Since the system is designed only on a software basis we need a method to generate data in a way that happens in a real vehicle. In real vehicles, we have a microcontroller to collect data from different sensors such as Lidars, GPS, speedometers, etc. The microcontroller sent these data to the desired processing units to process and get the desired output. This is where the testbed is coming from. In our system, the testbed acts as our microcontroller and it sends data in a manner which the microcontroller sent. The dataset is found from Kaggle, provided freely by Victor R. F. (Car trips data log). As the ROOF layer, easily obtainable hardware which is a total of three Raspberry Pi 3s (RPis) is used as ROOF nodes. RPis 3 are single-board computers (SBCs) with 1.2 GHz CPU and 1 GB RAM, 16 GB storage disk while also having integrated WiFi. Due to the hardware limitations of a single Raspberry Pi, the processing is delegated through the three ROOF nodes. Due to the less processing power of Raspberry pi and the focus is to improve the processing power by delegating between the three of them. The three ROOF nodes interact using WIFI. Two laptops were used as the Fog layer. One with Intel® Core™ i3-3227U CPU @ 1.90GHz × 4 and Ubuntu 18.04.4 LTS as the operating system and the other laptop with Intel(R) Core(TM) i7-4600 CPU @ 2.10 GHz and Windows 7 operating system. We have used the Google Cloud Platform to provide cloud computing services at the cloud level. For that a machine type of e2-medium (2 vCPUs, 4 GB memory) with Ubuntu 18.04.5 LTS as the operating system. To communicate with these three layers, the Restful API method is used.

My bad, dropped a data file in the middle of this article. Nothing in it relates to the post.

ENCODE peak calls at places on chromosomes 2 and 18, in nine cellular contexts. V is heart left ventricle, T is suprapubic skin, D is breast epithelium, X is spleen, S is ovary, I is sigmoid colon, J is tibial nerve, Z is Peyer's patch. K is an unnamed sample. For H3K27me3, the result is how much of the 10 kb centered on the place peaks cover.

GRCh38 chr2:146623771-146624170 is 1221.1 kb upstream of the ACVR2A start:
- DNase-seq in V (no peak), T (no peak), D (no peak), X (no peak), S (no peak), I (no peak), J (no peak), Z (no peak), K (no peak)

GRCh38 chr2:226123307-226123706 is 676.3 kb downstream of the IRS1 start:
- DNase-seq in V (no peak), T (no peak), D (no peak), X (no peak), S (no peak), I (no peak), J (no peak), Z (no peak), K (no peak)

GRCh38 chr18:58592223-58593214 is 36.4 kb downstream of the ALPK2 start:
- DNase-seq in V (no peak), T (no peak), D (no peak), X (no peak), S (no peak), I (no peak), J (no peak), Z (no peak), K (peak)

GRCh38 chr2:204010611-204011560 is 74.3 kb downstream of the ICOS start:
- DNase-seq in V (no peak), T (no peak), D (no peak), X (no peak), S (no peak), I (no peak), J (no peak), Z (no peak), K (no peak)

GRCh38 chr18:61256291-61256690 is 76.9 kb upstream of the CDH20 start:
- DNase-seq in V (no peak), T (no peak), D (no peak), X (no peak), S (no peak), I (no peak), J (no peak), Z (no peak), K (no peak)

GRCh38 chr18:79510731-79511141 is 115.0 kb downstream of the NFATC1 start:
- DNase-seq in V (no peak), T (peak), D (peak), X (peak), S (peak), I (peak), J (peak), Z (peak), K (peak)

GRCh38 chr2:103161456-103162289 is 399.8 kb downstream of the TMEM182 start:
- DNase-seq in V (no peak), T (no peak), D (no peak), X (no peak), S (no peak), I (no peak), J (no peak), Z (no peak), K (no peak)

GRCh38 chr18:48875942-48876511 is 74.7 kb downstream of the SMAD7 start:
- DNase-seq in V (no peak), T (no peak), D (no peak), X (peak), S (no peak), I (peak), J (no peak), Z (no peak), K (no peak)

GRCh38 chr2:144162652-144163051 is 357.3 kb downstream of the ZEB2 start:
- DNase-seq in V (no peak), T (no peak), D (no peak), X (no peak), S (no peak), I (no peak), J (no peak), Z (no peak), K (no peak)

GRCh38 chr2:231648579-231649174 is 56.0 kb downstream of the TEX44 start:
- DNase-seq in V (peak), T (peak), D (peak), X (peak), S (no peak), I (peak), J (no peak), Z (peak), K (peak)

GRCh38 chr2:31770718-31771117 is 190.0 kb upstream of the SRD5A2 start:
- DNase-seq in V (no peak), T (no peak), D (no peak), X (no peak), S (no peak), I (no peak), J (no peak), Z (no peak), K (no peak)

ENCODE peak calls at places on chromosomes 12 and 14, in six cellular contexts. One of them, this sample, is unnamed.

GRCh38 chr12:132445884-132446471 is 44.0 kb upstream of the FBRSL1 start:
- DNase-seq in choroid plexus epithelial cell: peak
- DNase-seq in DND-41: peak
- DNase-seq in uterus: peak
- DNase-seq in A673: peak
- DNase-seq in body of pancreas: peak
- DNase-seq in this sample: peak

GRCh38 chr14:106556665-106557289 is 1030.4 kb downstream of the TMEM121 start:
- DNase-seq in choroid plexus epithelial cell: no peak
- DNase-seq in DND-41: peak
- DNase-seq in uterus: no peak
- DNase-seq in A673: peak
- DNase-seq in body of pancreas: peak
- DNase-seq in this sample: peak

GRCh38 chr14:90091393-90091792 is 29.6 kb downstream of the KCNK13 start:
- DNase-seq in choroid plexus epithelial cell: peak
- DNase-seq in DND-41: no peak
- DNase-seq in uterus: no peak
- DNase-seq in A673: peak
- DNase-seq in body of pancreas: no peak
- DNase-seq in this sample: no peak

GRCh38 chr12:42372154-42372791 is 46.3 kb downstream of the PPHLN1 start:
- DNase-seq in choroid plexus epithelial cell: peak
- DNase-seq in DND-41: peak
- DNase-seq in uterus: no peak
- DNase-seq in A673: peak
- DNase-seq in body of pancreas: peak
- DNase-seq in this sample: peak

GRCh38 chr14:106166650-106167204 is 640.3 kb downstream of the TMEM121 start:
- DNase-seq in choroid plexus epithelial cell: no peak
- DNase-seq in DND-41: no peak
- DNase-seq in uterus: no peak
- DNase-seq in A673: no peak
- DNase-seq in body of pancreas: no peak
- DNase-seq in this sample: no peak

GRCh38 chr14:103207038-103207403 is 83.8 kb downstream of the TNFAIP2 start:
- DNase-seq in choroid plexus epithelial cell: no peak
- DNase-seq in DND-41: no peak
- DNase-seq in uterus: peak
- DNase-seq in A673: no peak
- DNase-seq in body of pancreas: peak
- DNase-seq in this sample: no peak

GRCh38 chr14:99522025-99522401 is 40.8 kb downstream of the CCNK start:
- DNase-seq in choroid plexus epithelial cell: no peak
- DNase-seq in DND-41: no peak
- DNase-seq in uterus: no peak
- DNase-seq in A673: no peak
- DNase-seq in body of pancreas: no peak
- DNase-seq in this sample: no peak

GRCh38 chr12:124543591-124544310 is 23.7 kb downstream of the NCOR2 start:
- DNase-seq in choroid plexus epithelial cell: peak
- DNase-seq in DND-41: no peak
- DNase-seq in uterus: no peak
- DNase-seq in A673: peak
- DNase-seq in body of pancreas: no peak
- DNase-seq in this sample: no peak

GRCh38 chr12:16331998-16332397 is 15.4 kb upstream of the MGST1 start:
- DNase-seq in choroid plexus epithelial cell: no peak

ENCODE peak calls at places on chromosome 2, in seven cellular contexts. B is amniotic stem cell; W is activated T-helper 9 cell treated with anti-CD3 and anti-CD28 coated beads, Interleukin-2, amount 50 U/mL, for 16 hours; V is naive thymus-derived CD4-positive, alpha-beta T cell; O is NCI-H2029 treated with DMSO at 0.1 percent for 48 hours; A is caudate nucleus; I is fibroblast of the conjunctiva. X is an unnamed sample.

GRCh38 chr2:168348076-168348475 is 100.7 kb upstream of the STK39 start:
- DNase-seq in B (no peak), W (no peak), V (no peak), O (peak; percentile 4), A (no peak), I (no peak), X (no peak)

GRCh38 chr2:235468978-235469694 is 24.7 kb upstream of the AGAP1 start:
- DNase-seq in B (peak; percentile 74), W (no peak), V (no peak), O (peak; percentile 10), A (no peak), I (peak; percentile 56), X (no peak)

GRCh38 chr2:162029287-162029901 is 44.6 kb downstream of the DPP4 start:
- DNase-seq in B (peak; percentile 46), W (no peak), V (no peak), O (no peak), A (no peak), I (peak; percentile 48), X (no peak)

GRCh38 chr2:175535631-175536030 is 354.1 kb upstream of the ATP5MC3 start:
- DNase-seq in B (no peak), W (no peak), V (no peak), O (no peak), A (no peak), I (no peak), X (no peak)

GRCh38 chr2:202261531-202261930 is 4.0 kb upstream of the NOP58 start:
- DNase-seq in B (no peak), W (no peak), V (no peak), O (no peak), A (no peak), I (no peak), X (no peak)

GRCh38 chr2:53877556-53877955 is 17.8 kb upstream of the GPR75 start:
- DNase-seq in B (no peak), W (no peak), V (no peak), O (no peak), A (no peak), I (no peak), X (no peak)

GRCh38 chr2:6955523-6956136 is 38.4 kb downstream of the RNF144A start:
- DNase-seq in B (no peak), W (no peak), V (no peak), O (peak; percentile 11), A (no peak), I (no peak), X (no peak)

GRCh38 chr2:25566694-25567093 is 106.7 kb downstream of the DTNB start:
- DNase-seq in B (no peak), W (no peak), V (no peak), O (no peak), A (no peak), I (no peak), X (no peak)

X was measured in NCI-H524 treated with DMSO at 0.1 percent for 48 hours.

Dynamic offloading

Dynamic offloading improves the performance of ROOF architecture since it has lower computational power. In [20], the authors proposed task-centric and data-centric algorithms to analyze the threshold when the dynamic offload is happening. In our case, since the data is sent to the upper levels (FOG and Cloud), the data are not stored at the ROOF. Therefore the data-centric method is not suitable for this case. Here the task-centric algorithm is considered to do the offloading. Since the Raspberry Pis have less computation the overload can happen and it gets too much time to process data even the processing is delegated horizontally on several nodes. The tasks which get larger processing times in the nodes are offloaded to the least overloading nodes. The utility function for calculating offloading algorithm is as follows.